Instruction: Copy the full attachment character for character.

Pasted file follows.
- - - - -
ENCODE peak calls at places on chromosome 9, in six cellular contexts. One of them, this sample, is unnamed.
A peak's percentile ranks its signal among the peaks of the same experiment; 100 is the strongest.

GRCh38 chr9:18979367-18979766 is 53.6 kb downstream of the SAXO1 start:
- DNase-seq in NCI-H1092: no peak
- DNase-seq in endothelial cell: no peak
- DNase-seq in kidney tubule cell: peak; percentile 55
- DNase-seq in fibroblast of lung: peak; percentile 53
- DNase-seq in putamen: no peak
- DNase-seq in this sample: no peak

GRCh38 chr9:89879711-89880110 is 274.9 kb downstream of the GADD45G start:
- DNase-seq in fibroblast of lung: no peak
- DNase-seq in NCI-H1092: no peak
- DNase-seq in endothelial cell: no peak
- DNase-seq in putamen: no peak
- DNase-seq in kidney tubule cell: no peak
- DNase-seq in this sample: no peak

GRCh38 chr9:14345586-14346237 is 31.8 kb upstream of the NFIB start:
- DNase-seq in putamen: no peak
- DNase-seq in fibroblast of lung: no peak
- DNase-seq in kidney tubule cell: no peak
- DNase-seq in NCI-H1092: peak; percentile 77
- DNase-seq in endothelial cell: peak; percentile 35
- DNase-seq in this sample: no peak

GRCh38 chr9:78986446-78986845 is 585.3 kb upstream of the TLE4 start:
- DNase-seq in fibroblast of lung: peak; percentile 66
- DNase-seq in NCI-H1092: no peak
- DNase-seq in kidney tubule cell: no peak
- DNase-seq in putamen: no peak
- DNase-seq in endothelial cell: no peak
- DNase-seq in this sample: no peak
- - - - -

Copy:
ENCODE peak calls at places on chromosome 9, in six cellular contexts. One of them, this sample, is unnamed.
A peak's percentile ranks its signal among the peaks of the same experiment; 100 is the strongest.

GRCh38 chr9:18979367-18979766 is 53.6 kb downstream of the SAXO1 start:
- DNase-seq in NCI-H1092: no peak
- DNase-seq in endothelial cell: no peak
- DNase-seq in kidney tubule cell: peak; percentile 55
- DNase-seq in fibroblast of lung: peak; percentile 53
- DNase-seq in putamen: no peak
- DNase-seq in this sample: no peak

GRCh38 chr9:89879711-89880110 is 274.9 kb downstream of the GADD45G start:
- DNase-seq in fibroblast of lung: no peak
- DNase-seq in NCI-H1092: no peak
- DNase-seq in endothelial cell: no peak
- DNase-seq in putamen: no peak
- DNase-seq in kidney tubule cell: no peak
- DNase-seq in this sample: no peak

GRCh38 chr9:14345586-14346237 is 31.8 kb upstream of the NFIB start:
- DNase-seq in putamen: no peak
- DNase-seq in fibroblast of lung: no peak
- DNase-seq in kidney tubule cell: no peak
- DNase-seq in NCI-H1092: peak; percentile 77
- DNase-seq in endothelial cell: peak; percentile 35
- DNase-seq in this sample: no peak

GRCh38 chr9:78986446-78986845 is 585.3 kb upstream of the TLE4 start:
- DNase-seq in fibroblast of lung: peak; percentile 66
- DNase-seq in NCI-H1092: no peak
- DNase-seq in kidney tubule cell: no peak
- DNase-seq in putamen: no peak
- DNase-seq in endothelial cell: no peak
- DNase-seq in this sample: no peak